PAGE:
|If you go to the Reviewers' Top Ten Lists page and find my name, you'll see that Shelly Thacker's Forever His is one of my all-time favorite romances. So, as you can imagine, I was thrilled with the prospect of reading and reviewing Timeless, which is a spin-off of Forever His. And this well-crafted book came very close to fully living up to my expectations.
The hero and heroine of Timeless are Hauk Valbrand, a mysterious Viking , and Avril de Varennes, a young French widow and mother. Hauk and Avril's relationship gets off to a rocky start when he kidnaps her, carries her off to his mystical homeland (the island of Asgard), and marries her in spite of her protests.
But he's not the brute he appears to be, as the reader knows all along and Avril gradually discovers. (In fact, he didn't even want to kidnap her - he did it to save her life). Thacker is a master at crafting impossible plots, and Timeless is no exception. Avril, finding herself a captive on the island, vows to somehow return to her three year old daughter. Hauk can't let her leave, because that would endanger Asgard, a magical island that has remained hidden from the rest of the world for hundreds of years. So even as they grow to care for each other, their relationship seems doomed.
And it's a wonderful relationship. Hauk is so much more than he appears to be - at heart, he's a gentle man filled with pain, and he comes to appreciate and love Avril for all that she is - an independent and strong but vulnerable woman. For her part, Avril's initial (and understandable) fury towards Hauk fades as she discovers his kindness and quiet strength. And Asgard is almost a paradise - there's unending peace, perpetual summer, and ample wealth and leisure for all who live there. But she simply can't stay - she can't abandon her daughter. And Hauk, due to the laws of the island and other factors I can't reveal here, can't leave Asgard for more than six days at a time.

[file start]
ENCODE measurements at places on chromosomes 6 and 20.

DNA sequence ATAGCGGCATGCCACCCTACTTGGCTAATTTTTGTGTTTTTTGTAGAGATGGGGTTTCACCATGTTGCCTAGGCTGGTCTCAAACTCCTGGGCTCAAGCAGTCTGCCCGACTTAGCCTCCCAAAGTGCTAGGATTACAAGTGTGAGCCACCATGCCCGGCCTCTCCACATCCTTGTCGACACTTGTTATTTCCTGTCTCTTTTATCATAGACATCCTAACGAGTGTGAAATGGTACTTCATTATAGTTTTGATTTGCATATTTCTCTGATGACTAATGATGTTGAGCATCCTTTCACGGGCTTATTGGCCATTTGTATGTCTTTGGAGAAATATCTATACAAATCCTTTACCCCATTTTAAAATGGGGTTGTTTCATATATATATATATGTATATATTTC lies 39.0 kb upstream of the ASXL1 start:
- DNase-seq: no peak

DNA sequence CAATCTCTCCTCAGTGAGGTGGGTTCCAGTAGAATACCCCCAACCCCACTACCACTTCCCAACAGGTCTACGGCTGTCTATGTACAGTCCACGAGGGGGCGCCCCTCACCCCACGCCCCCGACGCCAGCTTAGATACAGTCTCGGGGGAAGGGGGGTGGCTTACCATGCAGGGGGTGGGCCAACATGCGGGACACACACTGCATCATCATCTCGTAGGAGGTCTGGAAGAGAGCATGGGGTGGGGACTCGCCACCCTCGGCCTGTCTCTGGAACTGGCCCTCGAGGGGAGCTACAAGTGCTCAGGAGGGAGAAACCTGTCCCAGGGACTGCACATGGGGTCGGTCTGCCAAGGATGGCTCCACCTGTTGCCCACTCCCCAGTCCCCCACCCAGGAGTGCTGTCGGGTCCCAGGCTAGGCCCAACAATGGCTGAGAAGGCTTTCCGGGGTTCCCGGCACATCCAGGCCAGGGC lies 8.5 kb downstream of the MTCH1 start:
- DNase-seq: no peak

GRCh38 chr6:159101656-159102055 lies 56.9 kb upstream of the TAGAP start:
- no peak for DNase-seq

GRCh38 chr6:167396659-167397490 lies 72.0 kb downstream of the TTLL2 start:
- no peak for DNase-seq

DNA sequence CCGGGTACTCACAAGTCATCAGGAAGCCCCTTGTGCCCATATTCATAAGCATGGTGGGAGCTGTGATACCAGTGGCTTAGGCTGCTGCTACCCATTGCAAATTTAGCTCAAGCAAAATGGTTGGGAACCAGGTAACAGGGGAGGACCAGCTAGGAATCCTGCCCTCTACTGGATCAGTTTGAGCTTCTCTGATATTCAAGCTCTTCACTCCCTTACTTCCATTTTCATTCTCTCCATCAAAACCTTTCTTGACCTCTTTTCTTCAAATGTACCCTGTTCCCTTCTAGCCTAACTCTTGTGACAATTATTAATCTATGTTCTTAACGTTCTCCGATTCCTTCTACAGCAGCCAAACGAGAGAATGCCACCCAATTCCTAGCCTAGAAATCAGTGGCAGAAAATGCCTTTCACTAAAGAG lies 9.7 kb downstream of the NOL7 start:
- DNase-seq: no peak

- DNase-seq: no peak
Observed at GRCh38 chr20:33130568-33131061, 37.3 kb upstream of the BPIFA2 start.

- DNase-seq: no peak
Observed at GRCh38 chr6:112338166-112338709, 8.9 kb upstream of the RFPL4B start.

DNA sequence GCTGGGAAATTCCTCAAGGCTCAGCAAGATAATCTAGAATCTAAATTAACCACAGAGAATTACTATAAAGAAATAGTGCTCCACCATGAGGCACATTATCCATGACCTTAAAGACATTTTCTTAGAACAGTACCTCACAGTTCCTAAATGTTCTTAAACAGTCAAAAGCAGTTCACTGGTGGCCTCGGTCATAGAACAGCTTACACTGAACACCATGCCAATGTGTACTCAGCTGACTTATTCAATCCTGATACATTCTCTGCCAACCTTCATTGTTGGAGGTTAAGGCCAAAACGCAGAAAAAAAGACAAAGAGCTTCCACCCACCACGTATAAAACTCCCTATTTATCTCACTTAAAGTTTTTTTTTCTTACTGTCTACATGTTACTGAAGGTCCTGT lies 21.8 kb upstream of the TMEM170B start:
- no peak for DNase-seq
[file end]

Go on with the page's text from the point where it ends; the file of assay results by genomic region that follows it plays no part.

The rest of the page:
How can it possibly work? Thacker creates a powerful, compelling external conflict, but that's not all there is to the story. There's also internal conflict, as Hauk and Avril are both reluctant to give in to love again due to their mutually painful pasts. Avril lost a beloved husband three years prior to the story, and Hauk has lost two wives. Again, for reasons I can't reveal here, he knows he will lose Avril as well, in time. He's determined not to go through that kind of pain again, and Avril doesn't want to risk losing another love, either.
What makes each of them overcome their determination not to love is, ultimately, concern for the other. Neither can stand the pain the other is in - they must reach out, they must risk, they must offer their hearts. I loved this. It was a beautiful testimony to the kind of caring, mature, selfless, and strong people these two characters are.
Actually, there were many, many things I loved about this book. The mystical elements (the things I can't reveal here for fear of spoiling the story) add a fascinating dimension to the book, the plot is solid, compelling, and well-crafted, the characters are likeable - even lovable, and the entire book has a wonderful bewitching quality. I felt so involved in it that I thought about the characters often at work, at the grocery store, in my car - wherever I was until I could get back to the book. Plus, there's a sweet and lovely secondary romance that provides a beautiful contrast to the more troubled relationship between Hauk and Avril.
In fact, I really only had one problem with it, and it wasn't so much that it failed in any way as that it didn't succeed as well as I wanted it to. In the end, I felt that the major external conflict in the story - Hauk and Avril's inability to be together forever - was resolved in a slightly unsatisfying way. I wanted one of them, or both of them, to do something to overcome this giant obstacle, but instead, they are "saved" by someone else. This deus ex machina resolution left me a little unfulfilled, and I admit I expect more of Thacker, who has solved these kinds of problems in other books in overwhelmingly satisfying ways.
But that's it. I still found it to be an involving, beautiful story, and I can definitely recommend it - particularly if you're a fan of the Highlander TV series (a tiny hint). So go get your copy of Timeless - but make sure you have plenty of timeless moments to enjoy it, because you won't want to put it down.